|The farewell that wasn’t|
Guardian Senior Reporter
Published: Jul 30, 2012
While the circus-like atmosphere surrounding the departure of former Prime Minister Hubert Ingraham from the House of Assembly after he was not allowed to deliver his farewell speech when he wanted to last Wednesday certainly made for good political theater, it was also a massive missed opportunity.
Despite the Progressive Liberal Party’s belief that precedence should be given to what every single Cabinet minister had to say about how the government’s first 100 days in office are shaping up prior to that self-imposed benchmark, there were many thousands throughout the country who wanted to hear what Ingraham had to say to a country he has served for many years; and from which he has gained much and more.
Ingraham also missed a once in a lifetime opportunity by not waiting to deliver his speech despite the unnecessary delay.
He had a duty to give that speech, and once delivered, it would live on forever in the Hansard of the House.
Now, July 25, 2012 will be remembered for the farewell that wasn’t.
When Ingraham delivered his resignation letter to Speaker of the House Dr. Kendal Major on July 19, it marked the end of his 35 years as a member of Parliament.
Three and a half decades he described as “filled not only with the highs of victory and accomplishment, but also with the lows of defeat, dismissal from Cabinet in 1984, and recent defeat at the polls for the party I led”.
“In office, I always did my best. And I worked tirelessly,” Ingraham remarked.
He detailed his rise from campaign general at 25 years old to national chairman of the PLP at 28, and being elected to the House at 29.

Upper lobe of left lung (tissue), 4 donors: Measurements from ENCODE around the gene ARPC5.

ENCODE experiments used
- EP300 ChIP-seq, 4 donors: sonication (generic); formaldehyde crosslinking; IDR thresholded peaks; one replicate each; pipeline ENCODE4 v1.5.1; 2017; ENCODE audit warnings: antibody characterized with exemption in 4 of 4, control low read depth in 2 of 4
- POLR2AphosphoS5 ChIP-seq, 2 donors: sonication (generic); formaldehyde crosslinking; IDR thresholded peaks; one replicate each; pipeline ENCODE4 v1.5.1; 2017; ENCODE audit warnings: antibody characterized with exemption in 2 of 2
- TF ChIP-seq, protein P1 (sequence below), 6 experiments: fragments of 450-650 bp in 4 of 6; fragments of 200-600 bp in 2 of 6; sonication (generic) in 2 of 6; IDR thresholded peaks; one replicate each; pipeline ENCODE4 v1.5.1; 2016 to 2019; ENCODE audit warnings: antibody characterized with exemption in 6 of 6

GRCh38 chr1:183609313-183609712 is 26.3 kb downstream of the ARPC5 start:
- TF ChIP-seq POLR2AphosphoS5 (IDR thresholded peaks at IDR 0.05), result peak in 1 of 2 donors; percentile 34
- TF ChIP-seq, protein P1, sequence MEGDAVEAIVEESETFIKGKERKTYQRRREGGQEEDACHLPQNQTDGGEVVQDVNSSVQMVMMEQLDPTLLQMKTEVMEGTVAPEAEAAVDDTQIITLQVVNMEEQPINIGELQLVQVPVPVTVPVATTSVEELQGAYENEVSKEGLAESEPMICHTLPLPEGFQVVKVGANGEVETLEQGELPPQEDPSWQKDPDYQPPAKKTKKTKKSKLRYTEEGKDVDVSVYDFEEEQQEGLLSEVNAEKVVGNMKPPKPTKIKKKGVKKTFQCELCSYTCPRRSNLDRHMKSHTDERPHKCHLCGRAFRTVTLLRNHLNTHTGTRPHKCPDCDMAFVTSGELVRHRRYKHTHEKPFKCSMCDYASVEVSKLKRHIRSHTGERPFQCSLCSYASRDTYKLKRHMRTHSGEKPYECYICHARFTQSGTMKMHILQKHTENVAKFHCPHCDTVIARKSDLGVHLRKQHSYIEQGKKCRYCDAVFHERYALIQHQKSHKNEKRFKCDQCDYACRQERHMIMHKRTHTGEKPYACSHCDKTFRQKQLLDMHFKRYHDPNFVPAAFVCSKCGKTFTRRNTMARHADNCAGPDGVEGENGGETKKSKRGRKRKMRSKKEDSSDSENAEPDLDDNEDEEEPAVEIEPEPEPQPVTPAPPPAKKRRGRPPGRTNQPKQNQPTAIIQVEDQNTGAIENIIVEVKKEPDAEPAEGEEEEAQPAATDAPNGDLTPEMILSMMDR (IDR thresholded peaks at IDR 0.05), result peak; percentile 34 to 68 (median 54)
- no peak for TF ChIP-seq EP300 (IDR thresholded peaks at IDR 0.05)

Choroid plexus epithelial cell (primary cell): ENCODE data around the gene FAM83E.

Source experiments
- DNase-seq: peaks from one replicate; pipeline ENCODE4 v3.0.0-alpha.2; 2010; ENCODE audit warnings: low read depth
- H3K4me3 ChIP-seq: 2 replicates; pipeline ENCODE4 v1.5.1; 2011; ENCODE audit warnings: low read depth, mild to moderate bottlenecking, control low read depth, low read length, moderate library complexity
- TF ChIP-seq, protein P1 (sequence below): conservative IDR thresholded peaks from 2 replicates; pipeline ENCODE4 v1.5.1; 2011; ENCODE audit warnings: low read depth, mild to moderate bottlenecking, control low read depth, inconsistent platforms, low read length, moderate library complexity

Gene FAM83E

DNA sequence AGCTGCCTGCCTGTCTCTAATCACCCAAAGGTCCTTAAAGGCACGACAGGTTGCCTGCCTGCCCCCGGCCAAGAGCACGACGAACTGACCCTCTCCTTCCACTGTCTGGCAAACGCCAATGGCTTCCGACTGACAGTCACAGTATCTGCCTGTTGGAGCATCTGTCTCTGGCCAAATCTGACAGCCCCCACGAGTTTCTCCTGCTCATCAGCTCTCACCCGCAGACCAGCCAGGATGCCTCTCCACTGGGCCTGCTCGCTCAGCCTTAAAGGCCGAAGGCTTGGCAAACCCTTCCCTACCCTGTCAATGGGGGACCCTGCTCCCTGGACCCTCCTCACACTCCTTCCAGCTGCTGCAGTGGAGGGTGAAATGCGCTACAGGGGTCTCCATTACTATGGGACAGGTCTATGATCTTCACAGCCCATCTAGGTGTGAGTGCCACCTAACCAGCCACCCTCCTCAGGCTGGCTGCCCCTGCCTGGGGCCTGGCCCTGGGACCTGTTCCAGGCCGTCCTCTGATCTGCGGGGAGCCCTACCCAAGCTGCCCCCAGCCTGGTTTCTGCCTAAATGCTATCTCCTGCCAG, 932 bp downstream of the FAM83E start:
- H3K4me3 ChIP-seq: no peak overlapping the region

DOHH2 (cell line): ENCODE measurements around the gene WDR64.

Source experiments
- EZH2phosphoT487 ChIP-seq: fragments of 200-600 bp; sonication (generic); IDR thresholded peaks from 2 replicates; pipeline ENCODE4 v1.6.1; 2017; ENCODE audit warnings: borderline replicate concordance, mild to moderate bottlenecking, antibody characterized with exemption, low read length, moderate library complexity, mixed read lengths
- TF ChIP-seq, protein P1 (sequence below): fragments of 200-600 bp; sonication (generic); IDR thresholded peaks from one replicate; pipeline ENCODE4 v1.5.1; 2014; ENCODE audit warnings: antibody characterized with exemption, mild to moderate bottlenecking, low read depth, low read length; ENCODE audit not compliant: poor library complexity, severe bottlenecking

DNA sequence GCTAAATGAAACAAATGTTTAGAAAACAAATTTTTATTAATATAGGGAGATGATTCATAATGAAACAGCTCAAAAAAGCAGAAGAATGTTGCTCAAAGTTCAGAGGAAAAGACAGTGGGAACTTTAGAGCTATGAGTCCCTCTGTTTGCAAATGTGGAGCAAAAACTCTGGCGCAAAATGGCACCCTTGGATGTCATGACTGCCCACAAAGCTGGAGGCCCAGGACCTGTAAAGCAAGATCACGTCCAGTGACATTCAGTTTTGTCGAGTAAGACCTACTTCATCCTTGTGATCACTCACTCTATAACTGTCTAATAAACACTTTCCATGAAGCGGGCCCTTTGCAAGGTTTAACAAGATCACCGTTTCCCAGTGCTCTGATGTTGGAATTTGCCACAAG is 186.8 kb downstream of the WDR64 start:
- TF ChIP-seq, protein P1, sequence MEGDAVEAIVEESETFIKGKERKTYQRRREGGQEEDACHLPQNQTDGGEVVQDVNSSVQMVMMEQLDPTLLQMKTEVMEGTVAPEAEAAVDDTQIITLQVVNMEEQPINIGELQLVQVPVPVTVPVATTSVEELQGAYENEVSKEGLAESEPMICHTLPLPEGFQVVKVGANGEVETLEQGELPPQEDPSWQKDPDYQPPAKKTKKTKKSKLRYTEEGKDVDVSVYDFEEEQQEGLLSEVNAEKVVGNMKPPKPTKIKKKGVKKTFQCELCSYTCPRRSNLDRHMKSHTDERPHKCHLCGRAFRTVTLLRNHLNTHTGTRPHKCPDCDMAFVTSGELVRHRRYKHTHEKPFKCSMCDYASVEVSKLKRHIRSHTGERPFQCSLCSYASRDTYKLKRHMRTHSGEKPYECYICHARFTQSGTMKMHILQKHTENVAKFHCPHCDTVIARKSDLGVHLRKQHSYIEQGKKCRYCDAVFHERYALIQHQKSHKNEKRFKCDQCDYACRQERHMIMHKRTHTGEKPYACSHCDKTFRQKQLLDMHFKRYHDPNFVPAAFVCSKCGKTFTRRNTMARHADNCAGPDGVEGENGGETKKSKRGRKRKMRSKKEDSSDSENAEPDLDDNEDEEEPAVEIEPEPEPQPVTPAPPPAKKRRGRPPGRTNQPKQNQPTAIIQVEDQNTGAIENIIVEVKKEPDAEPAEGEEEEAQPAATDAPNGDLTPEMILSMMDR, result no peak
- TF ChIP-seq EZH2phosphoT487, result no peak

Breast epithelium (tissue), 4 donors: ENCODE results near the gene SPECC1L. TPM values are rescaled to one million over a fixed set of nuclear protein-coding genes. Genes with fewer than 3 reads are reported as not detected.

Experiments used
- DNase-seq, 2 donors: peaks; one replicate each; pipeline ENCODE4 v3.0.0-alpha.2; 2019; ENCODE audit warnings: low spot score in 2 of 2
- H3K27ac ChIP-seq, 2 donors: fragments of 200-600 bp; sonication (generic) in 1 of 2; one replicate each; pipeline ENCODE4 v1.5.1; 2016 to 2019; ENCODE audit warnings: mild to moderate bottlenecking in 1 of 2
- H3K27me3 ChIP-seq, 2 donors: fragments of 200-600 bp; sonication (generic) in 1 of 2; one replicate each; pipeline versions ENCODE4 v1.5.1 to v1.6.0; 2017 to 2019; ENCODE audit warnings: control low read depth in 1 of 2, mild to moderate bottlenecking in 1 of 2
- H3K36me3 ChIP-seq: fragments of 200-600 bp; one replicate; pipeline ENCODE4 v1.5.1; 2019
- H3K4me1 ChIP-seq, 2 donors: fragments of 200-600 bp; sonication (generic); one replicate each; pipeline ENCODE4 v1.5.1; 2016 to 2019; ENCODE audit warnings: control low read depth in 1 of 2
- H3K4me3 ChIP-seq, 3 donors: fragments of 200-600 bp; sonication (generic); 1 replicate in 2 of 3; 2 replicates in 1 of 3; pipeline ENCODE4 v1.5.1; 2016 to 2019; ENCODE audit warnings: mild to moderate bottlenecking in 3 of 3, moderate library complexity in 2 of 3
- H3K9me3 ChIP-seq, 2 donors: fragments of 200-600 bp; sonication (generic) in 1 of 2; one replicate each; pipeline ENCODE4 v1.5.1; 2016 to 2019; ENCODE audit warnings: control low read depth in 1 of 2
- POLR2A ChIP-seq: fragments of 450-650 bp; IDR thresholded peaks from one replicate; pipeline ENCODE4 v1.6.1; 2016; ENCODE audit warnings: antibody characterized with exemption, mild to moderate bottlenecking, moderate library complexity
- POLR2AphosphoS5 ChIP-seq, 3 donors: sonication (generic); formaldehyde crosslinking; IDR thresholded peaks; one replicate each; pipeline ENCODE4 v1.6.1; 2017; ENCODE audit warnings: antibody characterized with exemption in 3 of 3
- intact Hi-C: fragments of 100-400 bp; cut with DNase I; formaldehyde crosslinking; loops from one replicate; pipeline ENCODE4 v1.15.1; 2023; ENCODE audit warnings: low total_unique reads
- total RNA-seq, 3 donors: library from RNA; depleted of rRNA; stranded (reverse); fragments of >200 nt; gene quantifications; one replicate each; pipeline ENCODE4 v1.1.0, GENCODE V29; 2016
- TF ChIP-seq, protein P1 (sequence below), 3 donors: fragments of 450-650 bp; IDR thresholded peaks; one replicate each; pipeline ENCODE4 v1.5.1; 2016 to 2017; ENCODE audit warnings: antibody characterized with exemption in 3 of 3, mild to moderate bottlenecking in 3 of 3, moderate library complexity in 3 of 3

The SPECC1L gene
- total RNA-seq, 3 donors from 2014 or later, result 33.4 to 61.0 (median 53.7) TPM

Ingraham, who left the PLP in later years and eventually led the Free National Movement to control of the government in 1992, 1997 and 2007, also regretted that he couldn’t lead his party to another victory.
“While many will comment now and into the future on the reasons for my party’s loss, I accept full and unreserved responsibility for our defeat,” he said.
Ingraham, who displayed little confidence in the current Christie administration the week before, also took time to wish the PLP well.
“I congratulate the governing party on its recent election victory. Our system works best and is most vibrant when the minority accepts the electoral victory of the majority, and agrees to cooperate with, though not always agree with, the majority, in the service of the common good,” he said.
“Inherent in this acceptance of the right and responsibility of the majority to govern, is a necessary reciprocity. This reciprocal responsibility required of the majority, is that the minority will be treated fairly, and that their rights will be respected and not infringed upon.
“I also remain confident that the ideals and customs of this House and of our democracy will flourish, nurtured by the good men and women who serve here, a free press, a strong civil society, and an eternally vigilant people, in whose House of Assembly it has been my privilege to serve.”
Ingraham, after thanking the people of North Abaco for their continued support, also went on at length to describe the many upgrades and improvements the country experienced under the FNM.
He also acknowledged the role of the public service in making what he achieved possible.